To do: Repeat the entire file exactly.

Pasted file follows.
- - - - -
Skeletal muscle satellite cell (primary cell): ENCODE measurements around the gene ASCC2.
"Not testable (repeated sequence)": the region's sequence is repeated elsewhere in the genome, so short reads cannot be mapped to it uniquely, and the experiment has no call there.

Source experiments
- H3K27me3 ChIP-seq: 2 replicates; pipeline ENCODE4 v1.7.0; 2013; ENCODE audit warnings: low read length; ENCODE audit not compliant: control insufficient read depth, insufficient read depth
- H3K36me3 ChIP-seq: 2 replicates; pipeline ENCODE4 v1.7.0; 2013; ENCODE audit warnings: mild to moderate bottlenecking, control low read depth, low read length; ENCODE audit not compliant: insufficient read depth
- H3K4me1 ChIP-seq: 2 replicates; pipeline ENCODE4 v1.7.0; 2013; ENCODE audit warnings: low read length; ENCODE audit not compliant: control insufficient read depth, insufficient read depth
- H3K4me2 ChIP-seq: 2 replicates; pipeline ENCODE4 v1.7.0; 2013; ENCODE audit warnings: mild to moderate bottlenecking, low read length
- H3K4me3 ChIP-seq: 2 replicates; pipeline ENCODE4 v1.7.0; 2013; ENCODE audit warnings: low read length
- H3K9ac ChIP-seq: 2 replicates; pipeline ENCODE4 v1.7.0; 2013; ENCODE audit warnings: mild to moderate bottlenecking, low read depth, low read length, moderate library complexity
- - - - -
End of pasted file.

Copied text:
Skeletal muscle satellite cell (primary cell): ENCODE measurements around the gene ASCC2.
"Not testable (repeated sequence)": the region's sequence is repeated elsewhere in the genome, so short reads cannot be mapped to it uniquely, and the experiment has no call there.

Source experiments
- H3K27me3 ChIP-seq: 2 replicates; pipeline ENCODE4 v1.7.0; 2013; ENCODE audit warnings: low read length; ENCODE audit not compliant: control insufficient read depth, insufficient read depth
- H3K36me3 ChIP-seq: 2 replicates; pipeline ENCODE4 v1.7.0; 2013; ENCODE audit warnings: mild to moderate bottlenecking, control low read depth, low read length; ENCODE audit not compliant: insufficient read depth
- H3K4me1 ChIP-seq: 2 replicates; pipeline ENCODE4 v1.7.0; 2013; ENCODE audit warnings: low read length; ENCODE audit not compliant: control insufficient read depth, insufficient read depth
- H3K4me2 ChIP-seq: 2 replicates; pipeline ENCODE4 v1.7.0; 2013; ENCODE audit warnings: mild to moderate bottlenecking, low read length
- H3K4me3 ChIP-seq: 2 replicates; pipeline ENCODE4 v1.7.0; 2013; ENCODE audit warnings: low read length
- H3K9ac ChIP-seq: 2 replicates; pipeline ENCODE4 v1.7.0; 2013; ENCODE audit warnings: mild to moderate bottlenecking, low read depth, low read length, moderate library complexity